Note:  Phrase match, exact match and negative match drastically reduce the number of impressions (displays) your ads have, but dramatically improve the targeting of those ads and your overall Google ‘Quality Score’. (We’ll be talking about this a bit later.)

3.  It’s All in the Words

The art of writing an effective AdWords ad is about how creative you can get with only a couple of words to work with.

Let’s look at it this way: each Google search results page can display up to 10 ads and YOUR AD has to be the one that captures the viewer’s attention, so you need to go for the jugular.

But, with so few words to work with, it can be like going for the jugular with a plastic butter knife, unless you know the skills and techniques to attract and mesmerize those viewers.

The Headline should include 2 essentials: the keywords you are targeting (if your ad keywords are identical to the searcher’s keywords they will appear in bold print), and what you have to offer. The more inviting the offer, the more attractive it will be to the searcher.

The Description also needs to include 2 essentials:  why the searcher wants your product – think benefits, benefits, benefits, and a call to action.

Include the most important points first and fast. Add another benefit if possible and end with a persuasive call to action.

The Display URL doesn’t necessarily have to be the URL of the landing page (there is a separate box for that), but it helps to let your visitor know what the name of your site is, and if possible, the name of the page they are going to. It helps if your site name relates to the ad.

Oh, and by the way, Google are very picky about the language you use, so they would reject the first ad because the word “luv” doesn’t exist. They will also reject blatant sales pitch, excessive punctuation and capitalized letters (unless it’s an acronym).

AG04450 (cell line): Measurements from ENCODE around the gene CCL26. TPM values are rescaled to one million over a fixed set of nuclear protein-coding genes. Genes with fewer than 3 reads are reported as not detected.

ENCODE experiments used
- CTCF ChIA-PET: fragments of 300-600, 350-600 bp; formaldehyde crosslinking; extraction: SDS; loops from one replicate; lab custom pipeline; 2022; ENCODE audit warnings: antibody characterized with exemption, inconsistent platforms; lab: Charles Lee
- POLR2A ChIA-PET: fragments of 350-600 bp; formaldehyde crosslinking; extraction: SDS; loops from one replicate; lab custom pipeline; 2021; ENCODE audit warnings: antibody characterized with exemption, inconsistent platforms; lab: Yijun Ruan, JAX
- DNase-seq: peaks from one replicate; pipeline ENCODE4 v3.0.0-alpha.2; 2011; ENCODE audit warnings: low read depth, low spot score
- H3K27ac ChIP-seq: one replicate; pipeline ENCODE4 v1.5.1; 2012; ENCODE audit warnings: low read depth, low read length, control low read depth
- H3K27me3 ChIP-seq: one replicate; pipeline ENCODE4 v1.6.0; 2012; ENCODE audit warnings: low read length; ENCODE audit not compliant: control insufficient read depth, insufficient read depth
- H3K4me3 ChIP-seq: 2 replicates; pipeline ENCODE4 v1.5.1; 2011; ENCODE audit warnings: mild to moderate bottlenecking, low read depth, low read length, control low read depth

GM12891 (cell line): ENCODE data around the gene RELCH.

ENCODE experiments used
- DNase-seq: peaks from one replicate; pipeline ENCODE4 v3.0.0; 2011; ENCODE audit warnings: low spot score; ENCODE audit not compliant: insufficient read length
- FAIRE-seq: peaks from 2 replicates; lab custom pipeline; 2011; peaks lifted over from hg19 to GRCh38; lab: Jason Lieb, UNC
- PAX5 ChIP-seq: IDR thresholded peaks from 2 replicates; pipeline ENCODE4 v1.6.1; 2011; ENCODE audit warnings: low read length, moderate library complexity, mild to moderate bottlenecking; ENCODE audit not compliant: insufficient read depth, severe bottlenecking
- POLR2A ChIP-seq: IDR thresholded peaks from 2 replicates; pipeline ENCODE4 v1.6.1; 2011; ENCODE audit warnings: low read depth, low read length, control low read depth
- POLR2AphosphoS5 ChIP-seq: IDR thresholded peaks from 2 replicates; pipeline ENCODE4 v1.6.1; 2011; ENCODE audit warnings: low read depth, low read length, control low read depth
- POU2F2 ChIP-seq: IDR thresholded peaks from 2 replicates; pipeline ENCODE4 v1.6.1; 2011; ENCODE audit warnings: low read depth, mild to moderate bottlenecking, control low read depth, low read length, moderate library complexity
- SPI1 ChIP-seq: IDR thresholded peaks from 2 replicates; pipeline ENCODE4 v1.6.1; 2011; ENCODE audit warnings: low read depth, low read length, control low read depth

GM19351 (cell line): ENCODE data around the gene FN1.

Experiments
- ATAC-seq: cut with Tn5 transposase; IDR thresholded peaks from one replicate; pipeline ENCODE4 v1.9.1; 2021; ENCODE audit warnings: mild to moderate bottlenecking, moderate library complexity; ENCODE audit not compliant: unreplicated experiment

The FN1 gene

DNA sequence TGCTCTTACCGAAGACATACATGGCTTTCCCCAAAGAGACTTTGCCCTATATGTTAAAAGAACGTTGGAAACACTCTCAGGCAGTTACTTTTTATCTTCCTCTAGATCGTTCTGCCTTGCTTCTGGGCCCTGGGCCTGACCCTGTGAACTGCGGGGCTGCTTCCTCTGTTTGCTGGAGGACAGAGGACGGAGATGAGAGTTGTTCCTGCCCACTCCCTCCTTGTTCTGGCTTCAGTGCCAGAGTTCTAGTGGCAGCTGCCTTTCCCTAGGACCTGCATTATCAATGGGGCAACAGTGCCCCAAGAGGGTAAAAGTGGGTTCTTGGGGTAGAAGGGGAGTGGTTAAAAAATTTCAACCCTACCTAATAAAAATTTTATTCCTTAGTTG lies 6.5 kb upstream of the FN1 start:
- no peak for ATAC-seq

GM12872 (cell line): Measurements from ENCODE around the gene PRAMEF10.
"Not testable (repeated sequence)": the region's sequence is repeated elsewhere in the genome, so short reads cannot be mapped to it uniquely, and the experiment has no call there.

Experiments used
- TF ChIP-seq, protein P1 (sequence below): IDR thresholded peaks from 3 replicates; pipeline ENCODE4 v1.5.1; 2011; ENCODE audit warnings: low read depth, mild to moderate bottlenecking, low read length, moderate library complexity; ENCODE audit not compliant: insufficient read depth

And one final thing: your landing page needs to reflect what you are selling in your ad. Refer to our 10 Essential Tips to Create a Killer Landing Page to learn more.

4.  Multiple Testing

The most successful way to determine how well your AdWord content is performing is to create at least 3 or 4 ads for each Ad Group, all with slight variations in text. Google AdWords will display all of the ads in an Ad Group until it can assess which ad has the highest click-through rate (CTR), and then that ad will get the most impressions.

It’s not worth the time and money to run your ads if you aren’t prepared to continually monitor their performance. And then “tweak” the ads to continually improve that performance.

Use the “base model” method to improve performance and get more bang for your buck. This means:

•    With each set of ads in an Ad Group, look for the best performing ad by percentage of impressions and CTR. This becomes your “base model” ad;
•    Make at least one “tweak” to the remaining ads by changing at least one word per ad;
•    If there is a huge variation in CTRs between the “base model” and the others ads, make the change by using one of the words in the “base model”;
•    Test again the next day (or sooner) and see how the results have altered;
•    The goal is to try and beat the “base model” by creating a new and better performing ad;
•    That ad then becomes your “base model” and the cycle continues.

5.  Google’s Quality Score

Google gives each ad in its network a Quality Score based on its relevance and popularity plus a number of other factors. The higher the Quality Score, the higher up the search engine results page your ad will appear and the less you have to pay for it. Absurd, but true.

Google Quality Score

If your Quality Score isn’t high enough, not only will your ad end up on the tail end of the listings, Google can also demand such a high bid price per keyword, your campaign budget becomes unrealistic.

To find out more about how Google determines the Quality Score and what you need to do to have your ad appear in the first couple of listings, have a look at Google Performance.

 

 

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3 comments

  • Just want to say your article is as astonishing. The clarity in your post is simply excellent and i can assume you are an expert on this subject. Well with your permission let me to grab your feed to keep updated with forthcoming post. Thanks a million and please carry on the gratifying work.

  • Thanks Calvin, we are constantly putting out content that will help our readers to be more successful and I am glad that you find it useful.